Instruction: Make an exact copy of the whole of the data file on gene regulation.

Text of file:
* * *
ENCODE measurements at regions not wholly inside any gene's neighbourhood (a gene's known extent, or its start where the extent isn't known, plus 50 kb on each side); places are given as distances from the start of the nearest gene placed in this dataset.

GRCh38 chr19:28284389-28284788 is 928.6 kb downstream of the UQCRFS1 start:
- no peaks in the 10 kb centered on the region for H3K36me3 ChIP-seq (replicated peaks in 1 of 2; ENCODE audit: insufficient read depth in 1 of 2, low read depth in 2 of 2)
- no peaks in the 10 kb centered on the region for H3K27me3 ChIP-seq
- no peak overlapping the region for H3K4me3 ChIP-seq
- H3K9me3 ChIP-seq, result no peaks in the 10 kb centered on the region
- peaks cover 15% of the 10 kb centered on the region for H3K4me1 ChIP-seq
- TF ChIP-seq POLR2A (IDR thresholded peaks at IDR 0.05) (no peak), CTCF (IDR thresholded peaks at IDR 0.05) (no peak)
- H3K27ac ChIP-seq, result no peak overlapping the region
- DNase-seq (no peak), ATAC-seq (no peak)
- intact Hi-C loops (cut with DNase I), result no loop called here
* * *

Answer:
ENCODE measurements at regions not wholly inside any gene's neighbourhood (a gene's known extent, or its start where the extent isn't known, plus 50 kb on each side); places are given as distances from the start of the nearest gene placed in this dataset.

GRCh38 chr19:28284389-28284788 is 928.6 kb downstream of the UQCRFS1 start:
- no peaks in the 10 kb centered on the region for H3K36me3 ChIP-seq (replicated peaks in 1 of 2; ENCODE audit: insufficient read depth in 1 of 2, low read depth in 2 of 2)
- no peaks in the 10 kb centered on the region for H3K27me3 ChIP-seq
- no peak overlapping the region for H3K4me3 ChIP-seq
- H3K9me3 ChIP-seq, result no peaks in the 10 kb centered on the region
- peaks cover 15% of the 10 kb centered on the region for H3K4me1 ChIP-seq
- TF ChIP-seq POLR2A (IDR thresholded peaks at IDR 0.05) (no peak), CTCF (IDR thresholded peaks at IDR 0.05) (no peak)
- H3K27ac ChIP-seq, result no peak overlapping the region
- DNase-seq (no peak), ATAC-seq (no peak)
- intact Hi-C loops (cut with DNase I), result no loop called here